We audited the multifamily project, Glenbrook Manor, in Stamford, CT, based on a request by officials from the U.S. Department of Housing and Urban Development’s (HUD) Hartford, CT, Office of Multifamily Housing Programs. Our audit objectives were to determine whether Glenbrook Manor expended project funds for eligible activities and costs that were reasonable and supported, and whether surplus cash was properly calculated and deposited into the residual receipts account.
Glenbrook Manor could not always show that project costs were eligible and supported in accordance with HUD requirements. Specifically, its management agent did not ensure that project costs paid through the agent’s revolving fund and salaries paid in 2011 were supported. In addition, surplus cash was not properly calculated and deposited into the residual receipts account as required by the regulatory agreement. These conditions were caused by a lack of (1) proper internal controls over settling the project’s payable to the agent’s revolving fund, which resulted in noncurrent payables, and charging salaries to the project, and (2) job descriptions showing the frontline and nonfrontline activities employees charged to the project. As a result, officials paid $496,980 in unsupported costs and did not deposit $61,067 in surplus cash into the residual receipts account as required.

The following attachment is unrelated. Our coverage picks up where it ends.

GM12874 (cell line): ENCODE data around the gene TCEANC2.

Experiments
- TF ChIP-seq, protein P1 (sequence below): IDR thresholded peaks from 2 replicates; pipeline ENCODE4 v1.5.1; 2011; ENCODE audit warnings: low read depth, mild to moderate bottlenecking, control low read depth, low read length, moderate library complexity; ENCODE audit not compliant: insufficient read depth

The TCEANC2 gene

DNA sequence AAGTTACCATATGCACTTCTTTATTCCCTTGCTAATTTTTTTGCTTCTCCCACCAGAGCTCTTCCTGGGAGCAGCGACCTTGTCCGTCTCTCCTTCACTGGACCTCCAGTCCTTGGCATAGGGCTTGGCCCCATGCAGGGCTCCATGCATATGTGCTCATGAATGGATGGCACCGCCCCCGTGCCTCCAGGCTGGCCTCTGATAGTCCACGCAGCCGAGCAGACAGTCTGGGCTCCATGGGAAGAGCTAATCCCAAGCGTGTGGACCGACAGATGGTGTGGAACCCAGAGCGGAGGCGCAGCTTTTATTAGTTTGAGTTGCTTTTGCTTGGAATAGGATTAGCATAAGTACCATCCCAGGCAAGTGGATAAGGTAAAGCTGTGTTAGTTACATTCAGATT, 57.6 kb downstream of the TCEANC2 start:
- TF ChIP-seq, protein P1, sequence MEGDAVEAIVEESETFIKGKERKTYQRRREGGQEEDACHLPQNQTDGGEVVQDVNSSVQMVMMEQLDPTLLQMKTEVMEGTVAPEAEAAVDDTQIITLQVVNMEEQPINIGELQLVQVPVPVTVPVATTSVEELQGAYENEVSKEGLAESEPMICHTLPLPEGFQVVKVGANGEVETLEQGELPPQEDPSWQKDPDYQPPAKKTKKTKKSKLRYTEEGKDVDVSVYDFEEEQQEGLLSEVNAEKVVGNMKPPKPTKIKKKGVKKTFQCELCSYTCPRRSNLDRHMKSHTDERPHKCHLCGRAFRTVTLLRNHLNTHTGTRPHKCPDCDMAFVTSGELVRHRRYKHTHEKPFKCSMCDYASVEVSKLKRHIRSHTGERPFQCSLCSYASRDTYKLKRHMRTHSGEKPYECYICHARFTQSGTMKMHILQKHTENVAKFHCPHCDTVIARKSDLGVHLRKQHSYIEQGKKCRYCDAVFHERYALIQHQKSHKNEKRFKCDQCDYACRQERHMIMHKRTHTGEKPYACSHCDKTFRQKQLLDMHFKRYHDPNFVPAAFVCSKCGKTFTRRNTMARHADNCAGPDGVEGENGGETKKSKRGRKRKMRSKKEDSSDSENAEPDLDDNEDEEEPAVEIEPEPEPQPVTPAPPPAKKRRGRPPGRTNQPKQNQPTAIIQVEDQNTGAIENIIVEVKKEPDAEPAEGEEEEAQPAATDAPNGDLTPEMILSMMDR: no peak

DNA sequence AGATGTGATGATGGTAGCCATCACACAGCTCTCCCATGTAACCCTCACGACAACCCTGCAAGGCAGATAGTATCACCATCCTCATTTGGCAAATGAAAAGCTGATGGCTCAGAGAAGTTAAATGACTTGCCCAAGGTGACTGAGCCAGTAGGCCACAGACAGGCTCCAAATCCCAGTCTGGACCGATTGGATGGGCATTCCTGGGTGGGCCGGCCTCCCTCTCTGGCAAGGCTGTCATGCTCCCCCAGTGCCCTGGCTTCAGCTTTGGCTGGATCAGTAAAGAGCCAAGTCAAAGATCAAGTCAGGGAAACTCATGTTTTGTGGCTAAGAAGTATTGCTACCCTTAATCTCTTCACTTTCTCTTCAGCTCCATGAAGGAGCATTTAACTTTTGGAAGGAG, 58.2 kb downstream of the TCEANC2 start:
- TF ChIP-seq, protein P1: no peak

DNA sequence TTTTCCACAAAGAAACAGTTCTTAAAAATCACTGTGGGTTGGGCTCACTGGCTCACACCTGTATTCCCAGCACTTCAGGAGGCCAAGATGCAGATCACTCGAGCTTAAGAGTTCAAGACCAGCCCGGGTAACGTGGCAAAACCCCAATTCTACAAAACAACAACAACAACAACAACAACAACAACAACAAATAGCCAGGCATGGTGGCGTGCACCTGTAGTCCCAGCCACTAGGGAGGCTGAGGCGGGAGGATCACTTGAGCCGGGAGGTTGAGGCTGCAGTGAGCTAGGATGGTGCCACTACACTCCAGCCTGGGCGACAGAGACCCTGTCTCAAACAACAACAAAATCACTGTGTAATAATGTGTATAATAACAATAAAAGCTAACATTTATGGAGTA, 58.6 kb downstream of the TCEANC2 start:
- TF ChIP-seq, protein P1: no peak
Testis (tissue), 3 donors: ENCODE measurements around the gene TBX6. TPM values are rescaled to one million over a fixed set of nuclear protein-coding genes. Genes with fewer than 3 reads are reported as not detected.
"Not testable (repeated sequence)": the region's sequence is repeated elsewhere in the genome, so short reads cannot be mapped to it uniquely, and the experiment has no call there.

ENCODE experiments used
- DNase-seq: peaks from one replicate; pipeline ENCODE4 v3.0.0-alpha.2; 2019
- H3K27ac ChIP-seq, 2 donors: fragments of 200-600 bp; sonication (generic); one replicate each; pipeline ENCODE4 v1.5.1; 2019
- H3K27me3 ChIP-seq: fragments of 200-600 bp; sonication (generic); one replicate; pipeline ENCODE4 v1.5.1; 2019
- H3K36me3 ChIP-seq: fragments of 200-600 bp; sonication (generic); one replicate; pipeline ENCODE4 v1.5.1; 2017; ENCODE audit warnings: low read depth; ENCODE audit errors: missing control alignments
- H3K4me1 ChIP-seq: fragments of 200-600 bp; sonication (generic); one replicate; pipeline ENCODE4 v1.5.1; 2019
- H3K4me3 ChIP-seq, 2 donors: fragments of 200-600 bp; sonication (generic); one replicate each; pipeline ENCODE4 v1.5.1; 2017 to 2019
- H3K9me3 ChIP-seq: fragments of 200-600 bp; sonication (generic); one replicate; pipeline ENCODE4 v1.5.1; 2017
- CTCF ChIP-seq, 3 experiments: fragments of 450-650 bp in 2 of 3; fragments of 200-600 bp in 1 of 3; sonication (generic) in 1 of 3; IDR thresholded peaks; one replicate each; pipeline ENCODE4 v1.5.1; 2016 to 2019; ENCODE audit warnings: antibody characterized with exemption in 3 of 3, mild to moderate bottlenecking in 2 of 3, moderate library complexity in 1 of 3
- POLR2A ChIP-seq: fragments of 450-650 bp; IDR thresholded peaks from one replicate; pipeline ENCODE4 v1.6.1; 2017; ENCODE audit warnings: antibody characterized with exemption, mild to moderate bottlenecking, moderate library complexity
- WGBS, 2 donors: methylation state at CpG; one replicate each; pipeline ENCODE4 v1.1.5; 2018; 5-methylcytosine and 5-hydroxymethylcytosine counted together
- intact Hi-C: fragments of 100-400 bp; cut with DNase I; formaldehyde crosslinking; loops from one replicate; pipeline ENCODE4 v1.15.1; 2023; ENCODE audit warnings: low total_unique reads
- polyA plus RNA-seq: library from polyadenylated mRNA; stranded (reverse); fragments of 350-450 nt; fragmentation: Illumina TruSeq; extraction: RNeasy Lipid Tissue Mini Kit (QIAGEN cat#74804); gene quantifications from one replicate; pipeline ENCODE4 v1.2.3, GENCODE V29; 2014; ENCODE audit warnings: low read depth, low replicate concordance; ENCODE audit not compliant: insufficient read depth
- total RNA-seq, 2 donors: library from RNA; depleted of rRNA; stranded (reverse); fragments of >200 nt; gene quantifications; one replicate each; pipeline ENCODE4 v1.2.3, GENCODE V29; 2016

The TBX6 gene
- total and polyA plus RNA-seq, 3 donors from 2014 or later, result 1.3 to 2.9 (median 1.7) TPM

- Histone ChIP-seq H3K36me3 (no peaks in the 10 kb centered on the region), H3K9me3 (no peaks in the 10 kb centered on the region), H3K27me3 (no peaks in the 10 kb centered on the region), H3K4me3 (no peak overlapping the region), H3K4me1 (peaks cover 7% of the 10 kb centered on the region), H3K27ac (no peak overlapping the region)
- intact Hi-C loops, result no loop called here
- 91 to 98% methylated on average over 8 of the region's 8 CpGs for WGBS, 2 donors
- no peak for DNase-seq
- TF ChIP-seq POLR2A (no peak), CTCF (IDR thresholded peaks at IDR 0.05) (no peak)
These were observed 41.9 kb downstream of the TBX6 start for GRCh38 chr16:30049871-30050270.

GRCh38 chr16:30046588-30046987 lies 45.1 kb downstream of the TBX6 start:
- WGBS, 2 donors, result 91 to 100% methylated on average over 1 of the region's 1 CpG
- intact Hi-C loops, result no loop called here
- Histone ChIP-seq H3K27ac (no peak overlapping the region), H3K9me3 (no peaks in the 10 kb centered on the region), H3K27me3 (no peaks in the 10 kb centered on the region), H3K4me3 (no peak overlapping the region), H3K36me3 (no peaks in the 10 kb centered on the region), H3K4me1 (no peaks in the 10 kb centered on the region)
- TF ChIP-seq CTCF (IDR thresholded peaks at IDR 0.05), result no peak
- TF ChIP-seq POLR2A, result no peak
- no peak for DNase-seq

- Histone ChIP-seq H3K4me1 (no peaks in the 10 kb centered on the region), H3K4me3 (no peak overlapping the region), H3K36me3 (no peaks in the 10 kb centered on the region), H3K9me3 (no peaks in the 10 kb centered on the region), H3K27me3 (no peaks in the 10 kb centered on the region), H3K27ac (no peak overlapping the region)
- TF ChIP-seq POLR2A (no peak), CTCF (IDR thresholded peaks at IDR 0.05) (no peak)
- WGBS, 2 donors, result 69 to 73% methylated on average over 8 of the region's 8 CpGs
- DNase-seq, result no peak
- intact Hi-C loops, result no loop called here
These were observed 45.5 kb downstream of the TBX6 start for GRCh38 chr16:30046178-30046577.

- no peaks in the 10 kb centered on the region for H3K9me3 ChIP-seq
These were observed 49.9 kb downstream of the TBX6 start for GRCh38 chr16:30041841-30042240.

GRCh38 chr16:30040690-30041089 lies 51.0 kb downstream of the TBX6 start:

We recommend that HUD require Glenbrook Manor officials to provide support showing that the $239,870 liability to the agent’s revolving fund and the $200,000 transferred to the agent’s revolving fund represented expenses for eligible project costs or repay the transferred funds and remove the liability from the project’s books. In addition, project officials should provide documentation to support that $57,110 expended in 2011 was for eligible project salaries and repay any unsupported amounts from non-Federal funds. Lastly, Glenbrook Manor officials should deposit $61,067 in surplus cash into the residual receipts account.